Federal regulatory officials Tuesday accused a Tennessee family of spending more than $187 million collected for cancer charities on cars, gym memberships, cruise vacations, and college tuition.
The Federal Trade Commission, in a federal lawsuit joined by all 50 states and the District of Columbia, said that James T. Reynolds Sr., his ex-wife and son raised the money through their various charities: The Cancer Fund of America in Knoxville, Tennessee, and its affiliated Cancer Support Services; The Breast Cancer Society in Mesa, Arizona; and the Children’s Cancer Fund of America in Powell, Tennessee.
The charities hired telemarketers to collect $20 donations from people across the country, telling consumers that they provided financial aid and other support to cancer patients, including pain medication, transportation to chemotherapy visits and hospice care.
But little money made it to cancer patients, as the groups “operated as personal fiefdoms characterized by rampant nepotism, flagrant conflicts of interest, and excessive insider compensation” with none of the controls used by bona fide charities, the FTC said Tuesday.
Jessica Rich, director of the FTC’s Bureau of Consumer Protection, declined to say whether authorities were pursuing a separate criminal investigation against the Reynolds family, saying only that the agency did not have the authority to do so.
Settlement agreements have already been reached with Reynolds’s son James II, who oversaw The Breast Cancer Society; Reynolds Sr.’s ex-wife Rose Perkins, who ran the Children’s Cancer Fund of America; and Kyle Effler, a longtime associate of the Reynolds family and the former President and CFO of Cancer Support Services. The agreement bans the three from fundraising and shuttered their organizations.
Litigation is still pending against James T. Reynolds Sr., the Cancer Fund of America, and Cancer Support Services.
Anyone who donated money to these groups shouldn’t expect a refund anytime soon, as the settlement agreements note that much of the money has already been spent.
“The money is mostly gone,” Rich said Tuesday.
The Breast Cancer Society, posted a lengthy statement online Tuesday attributed to James T. Reynolds II that blamed increased government scrutiny for the charity’s downfall.
“While the organization, its officers and directors have not been found guilty of any allegations of wrongdoing, and the government has not proven otherwise, our board of directors has decided that it does not help those who we seek to serve, and those who remain in need, for us to engage in a highly publicized, expensive, and distracting legal battle around our fundraising practices,” according to the statement.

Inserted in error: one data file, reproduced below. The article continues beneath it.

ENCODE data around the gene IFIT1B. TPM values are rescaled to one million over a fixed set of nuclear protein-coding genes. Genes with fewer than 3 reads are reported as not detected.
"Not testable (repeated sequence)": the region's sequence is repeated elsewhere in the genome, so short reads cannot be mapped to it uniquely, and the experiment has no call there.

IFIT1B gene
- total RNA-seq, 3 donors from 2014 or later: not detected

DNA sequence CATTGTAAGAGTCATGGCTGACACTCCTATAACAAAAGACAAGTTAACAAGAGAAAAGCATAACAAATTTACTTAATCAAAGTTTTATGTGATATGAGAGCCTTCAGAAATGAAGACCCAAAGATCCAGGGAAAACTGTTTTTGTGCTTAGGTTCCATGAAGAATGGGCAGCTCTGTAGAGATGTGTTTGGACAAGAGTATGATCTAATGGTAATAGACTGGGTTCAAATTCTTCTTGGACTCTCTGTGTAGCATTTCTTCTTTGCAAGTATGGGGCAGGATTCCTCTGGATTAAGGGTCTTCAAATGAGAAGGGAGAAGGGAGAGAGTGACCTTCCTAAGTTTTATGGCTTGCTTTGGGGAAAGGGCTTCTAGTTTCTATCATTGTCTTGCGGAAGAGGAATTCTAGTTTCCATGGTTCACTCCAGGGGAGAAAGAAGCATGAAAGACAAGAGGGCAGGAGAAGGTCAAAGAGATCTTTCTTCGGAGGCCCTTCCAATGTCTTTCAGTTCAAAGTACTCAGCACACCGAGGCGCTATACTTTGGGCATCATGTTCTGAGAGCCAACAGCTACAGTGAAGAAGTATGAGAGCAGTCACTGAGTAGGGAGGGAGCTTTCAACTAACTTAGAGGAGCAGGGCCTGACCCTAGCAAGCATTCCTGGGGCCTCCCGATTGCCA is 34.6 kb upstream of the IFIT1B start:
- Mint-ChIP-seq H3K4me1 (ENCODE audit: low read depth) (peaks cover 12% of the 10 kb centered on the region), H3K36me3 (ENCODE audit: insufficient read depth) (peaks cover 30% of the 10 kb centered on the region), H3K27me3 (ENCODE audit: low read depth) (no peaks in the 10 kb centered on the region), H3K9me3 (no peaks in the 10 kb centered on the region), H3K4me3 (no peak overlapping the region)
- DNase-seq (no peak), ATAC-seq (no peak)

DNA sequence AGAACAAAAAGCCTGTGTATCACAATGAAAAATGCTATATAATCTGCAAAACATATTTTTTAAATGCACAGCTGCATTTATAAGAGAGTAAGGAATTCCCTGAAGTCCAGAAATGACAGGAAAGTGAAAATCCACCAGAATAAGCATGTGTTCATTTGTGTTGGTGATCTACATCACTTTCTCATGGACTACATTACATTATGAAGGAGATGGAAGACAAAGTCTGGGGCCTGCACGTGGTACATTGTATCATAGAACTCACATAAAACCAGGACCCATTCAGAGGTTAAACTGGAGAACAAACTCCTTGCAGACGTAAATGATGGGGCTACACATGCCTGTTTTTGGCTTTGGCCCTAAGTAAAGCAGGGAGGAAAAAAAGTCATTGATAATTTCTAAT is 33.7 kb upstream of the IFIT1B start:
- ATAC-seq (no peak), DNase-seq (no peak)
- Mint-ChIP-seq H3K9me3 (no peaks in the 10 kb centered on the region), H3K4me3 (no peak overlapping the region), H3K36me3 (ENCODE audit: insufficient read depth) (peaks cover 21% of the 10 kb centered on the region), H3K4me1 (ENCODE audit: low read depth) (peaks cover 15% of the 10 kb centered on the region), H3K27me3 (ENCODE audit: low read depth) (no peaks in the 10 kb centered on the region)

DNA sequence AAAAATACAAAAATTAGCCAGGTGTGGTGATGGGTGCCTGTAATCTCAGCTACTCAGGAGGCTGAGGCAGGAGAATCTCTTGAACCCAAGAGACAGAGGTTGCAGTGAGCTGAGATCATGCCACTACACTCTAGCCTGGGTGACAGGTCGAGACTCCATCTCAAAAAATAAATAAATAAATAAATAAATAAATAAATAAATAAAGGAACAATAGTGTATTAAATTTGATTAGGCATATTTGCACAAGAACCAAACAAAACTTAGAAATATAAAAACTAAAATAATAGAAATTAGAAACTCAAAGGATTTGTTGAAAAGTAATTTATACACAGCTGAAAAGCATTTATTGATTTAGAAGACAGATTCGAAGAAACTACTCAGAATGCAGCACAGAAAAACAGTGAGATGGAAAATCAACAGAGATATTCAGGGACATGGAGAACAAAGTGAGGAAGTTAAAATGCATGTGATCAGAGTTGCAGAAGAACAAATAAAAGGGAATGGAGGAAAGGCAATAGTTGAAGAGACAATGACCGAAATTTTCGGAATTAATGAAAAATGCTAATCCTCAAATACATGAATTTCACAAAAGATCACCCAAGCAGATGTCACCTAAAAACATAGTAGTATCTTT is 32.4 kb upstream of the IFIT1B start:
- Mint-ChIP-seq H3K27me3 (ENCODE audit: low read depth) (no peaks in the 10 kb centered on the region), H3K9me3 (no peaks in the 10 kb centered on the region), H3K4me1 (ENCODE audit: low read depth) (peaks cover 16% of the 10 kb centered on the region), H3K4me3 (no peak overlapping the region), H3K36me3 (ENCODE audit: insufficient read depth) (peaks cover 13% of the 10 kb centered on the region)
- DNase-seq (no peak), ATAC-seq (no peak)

The Cancer Fund of America website previously identified Reynolds Sr. as its president and said he served in the U.S. Army Medical Corps for 12 years and attended Brigham Young University. The website went down Tuesday ahead of the FTC announcement.
According to the complaint, the organizations hid their high administration costs from donors and regulators. The groups filed public financial documents saying they had taken in more than $223 million “gifts in kind,” which would be distributed to international recipients. Investigators say that number was inflated and helped to create the illusion that the groups were being more efficient with donated money than they actually were. According to the FTC, 36 states alleged that the defendants filed “false and misleading” financial statements with state charities.
The settlement agreement imposed hefty judgments based on the amount of money donated to the charities between 2008 and 2012. But because of Perkins’ “inability to pay,” her $30 million judgment would be suspended entirely. The $65.5 million judgment against Reynolds II would be suspended after he pays $75,000.
Effler faced a $41 million judgment that would be forgiven after paying $60,000.
Officials on Tuesday said that any money recouped under the settlements would go to state authorities, which will have the ability to distribute the money to legitimate charities. Officials cited complexities of the case to explain why the charities were allowed to continue operating even after media outlets flagged them as potentially fraudulent.
Late Wednesday, the Knoxville News-Sentinel reported that lawsuits had been filed against the Cancer Fund of America as far back as 1989. The paper reported that the elder Reynolds said in 2010 that he had been sued 23 times, deciding to settle every claim not because he was in the wrong, but because “it’s so much cheaper than going to court.”
The FTC recommends that when considering a donation, look for a long-standing charity with a good reputation and avoid any group that uses high-pressure tactics or is reluctant to provide detailed documentation on how the money is spent.